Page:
Meggs didn’t immediately respond when his office was contacted for a reaction to Carroll’s news conference. Meanwhile, Tallahassee police continued to defend their handling of the case.
“The case is closed, and we continue to support Mr. Meggs as we have done throughout the process,’’ said David Northway, a spokesman for the Tallahassee Police Department.
On Friday, Bondi put out a statement saying any request for further investigation should go through the governor’s office. Gov. Rick Scott’s office put out a statement Friday evening that said, “The State Attorney’s office and (the Florida Department of Law Enforcement) did a thorough investigation of this case and they concluded that no further action on this matter is required.’’
Winston has largely remained silent. After Meggs proclaimed the case was closed, Winston issued a written statement through FSU that said, “It’s been difficult to stay silent through this process, but I never lost faith in the truth and in who I am.’’
Thursday night, after winning the Davey O’Brien National Quarterback Award and being named the Walter Camp All-America Player of the Year during a ceremony in Lake Buena Vista, Winston was asked about the incident by ESPN.
“I know I did nothing wrong,’’ Winston said.
Otherwise, Winston has been under constant watch by FSU sports information personnel, who restrict questions exclusively to on-field subjects.
Georgia Cappleman, assistant state attorney in Leon County and the daughter of former FSU quarterback Bill Cappleman, told ESPN.com that she didn’t hear any fresh information in Carroll’s news conference.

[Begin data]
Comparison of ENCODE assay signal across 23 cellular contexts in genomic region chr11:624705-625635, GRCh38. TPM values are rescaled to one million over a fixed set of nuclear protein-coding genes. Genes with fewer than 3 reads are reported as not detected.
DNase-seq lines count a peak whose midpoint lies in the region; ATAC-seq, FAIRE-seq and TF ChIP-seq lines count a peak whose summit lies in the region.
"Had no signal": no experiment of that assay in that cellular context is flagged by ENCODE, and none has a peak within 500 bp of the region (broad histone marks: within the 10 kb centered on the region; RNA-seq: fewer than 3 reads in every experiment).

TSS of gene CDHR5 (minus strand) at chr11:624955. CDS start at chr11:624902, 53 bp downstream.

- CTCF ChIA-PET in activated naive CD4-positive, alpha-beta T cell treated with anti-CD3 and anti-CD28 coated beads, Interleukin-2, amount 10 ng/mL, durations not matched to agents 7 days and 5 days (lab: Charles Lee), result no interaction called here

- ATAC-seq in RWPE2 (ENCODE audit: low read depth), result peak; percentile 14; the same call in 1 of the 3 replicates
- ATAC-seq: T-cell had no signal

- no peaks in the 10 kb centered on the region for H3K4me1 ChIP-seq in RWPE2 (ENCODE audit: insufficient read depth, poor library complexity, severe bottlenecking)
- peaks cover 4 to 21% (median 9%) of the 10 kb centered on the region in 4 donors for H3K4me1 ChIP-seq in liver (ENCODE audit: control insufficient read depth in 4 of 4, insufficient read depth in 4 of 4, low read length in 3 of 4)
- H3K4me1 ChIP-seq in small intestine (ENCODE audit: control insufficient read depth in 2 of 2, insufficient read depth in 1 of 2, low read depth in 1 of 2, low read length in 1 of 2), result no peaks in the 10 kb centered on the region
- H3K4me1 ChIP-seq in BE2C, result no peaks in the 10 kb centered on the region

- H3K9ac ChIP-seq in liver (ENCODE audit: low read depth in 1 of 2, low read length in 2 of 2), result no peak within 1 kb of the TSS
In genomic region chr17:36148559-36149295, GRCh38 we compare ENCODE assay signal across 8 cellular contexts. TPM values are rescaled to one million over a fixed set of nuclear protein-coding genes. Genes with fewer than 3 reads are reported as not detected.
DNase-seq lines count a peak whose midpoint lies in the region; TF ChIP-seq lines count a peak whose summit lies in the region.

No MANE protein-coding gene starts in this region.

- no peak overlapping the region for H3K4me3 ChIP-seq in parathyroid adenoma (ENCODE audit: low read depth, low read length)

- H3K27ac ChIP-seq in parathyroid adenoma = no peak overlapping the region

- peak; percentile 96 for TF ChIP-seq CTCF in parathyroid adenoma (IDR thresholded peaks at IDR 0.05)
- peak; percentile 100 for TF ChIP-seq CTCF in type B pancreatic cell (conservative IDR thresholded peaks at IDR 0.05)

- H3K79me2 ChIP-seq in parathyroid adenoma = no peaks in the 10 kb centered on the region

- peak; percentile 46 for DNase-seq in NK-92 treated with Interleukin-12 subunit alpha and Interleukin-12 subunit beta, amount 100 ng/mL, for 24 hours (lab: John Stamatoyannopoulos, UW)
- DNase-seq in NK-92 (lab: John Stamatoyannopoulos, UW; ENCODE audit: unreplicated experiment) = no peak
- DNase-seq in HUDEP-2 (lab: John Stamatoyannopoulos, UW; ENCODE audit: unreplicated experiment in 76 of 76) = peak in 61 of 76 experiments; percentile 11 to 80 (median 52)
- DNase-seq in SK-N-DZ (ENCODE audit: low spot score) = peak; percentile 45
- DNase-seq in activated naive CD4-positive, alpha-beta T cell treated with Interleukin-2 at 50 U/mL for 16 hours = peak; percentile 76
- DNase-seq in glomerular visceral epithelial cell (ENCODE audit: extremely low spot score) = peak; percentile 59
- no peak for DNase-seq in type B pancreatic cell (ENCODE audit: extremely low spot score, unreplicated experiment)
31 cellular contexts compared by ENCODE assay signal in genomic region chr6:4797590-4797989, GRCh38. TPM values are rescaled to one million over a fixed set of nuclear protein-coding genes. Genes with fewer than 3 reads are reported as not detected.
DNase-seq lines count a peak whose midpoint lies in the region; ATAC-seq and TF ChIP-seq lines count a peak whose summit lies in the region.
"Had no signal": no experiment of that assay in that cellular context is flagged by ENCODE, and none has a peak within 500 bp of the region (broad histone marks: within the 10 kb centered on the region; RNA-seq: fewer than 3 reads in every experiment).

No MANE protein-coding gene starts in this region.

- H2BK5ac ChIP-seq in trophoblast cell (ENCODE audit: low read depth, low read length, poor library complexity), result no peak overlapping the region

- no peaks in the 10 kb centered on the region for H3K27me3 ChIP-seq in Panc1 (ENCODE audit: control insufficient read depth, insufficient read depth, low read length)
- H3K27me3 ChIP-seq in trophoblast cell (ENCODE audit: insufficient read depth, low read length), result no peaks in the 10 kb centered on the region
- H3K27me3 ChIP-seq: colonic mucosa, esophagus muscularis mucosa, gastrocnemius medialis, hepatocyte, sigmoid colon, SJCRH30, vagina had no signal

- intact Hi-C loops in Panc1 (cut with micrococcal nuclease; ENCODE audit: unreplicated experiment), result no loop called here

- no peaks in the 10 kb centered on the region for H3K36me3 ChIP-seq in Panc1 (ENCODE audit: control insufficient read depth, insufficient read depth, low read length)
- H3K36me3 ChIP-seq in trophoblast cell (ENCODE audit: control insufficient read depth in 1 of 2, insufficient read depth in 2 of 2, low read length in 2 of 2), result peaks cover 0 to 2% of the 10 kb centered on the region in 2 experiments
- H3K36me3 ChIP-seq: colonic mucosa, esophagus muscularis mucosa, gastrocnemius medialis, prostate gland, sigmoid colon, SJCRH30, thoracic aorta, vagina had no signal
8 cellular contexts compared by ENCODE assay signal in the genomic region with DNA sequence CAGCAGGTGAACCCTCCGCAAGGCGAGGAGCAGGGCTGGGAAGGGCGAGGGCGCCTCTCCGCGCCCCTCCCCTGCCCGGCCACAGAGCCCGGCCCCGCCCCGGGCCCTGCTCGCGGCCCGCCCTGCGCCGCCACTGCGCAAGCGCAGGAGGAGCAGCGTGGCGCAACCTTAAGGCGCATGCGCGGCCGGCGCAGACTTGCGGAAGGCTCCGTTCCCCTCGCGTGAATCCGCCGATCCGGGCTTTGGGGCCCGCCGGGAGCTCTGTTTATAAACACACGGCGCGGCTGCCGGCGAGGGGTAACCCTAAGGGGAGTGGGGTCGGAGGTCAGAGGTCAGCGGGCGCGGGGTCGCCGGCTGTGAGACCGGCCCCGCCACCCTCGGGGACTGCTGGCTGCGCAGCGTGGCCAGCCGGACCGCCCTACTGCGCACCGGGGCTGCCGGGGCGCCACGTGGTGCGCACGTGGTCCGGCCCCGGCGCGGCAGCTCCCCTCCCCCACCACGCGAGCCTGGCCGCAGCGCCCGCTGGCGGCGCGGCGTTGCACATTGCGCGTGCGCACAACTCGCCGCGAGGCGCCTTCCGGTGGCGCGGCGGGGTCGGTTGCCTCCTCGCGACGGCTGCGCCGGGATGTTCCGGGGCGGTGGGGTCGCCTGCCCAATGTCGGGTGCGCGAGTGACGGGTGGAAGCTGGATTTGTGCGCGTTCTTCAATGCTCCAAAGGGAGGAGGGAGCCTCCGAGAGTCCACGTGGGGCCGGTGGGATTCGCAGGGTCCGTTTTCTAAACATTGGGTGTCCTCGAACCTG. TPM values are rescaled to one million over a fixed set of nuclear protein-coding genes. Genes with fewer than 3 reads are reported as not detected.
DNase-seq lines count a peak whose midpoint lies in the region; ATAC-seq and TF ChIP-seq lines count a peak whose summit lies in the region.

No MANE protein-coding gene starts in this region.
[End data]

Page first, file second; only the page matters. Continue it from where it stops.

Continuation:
Cappleman said the accuser had “memory lapses that are difficult to explain without the presence of drugs or high levels of alcohol. Certainly, there were going to be problems with her testimony.’’
The state’s toxicology tests showed the accuser did not have illegal drugs in her system and had a blood alcohol level of only 0.04.
But Carroll said her client’s behavior was consistent with someone who had been drugged. Carroll said her client’s blood never was tested for the presence of date-rape drugs.
“She had partial amnesia, a tremendous headache on the back of her head, nausea and vomiting, intermitant memory, immobility,’’ Carroll said. “I told Mr. Meggs, ‘I don’t have confidence in the validity of these tests. It does not comport with what was observed.’ ’’
Carroll said Meggs emphasized the discovery of a second DNA sample but said that came from the accuser’s boyfriend, who confirmed they had consensual sex before the incident occurred.
“They were trying to portray that she had sex with two different men that night and that was not true,’’ Carroll said.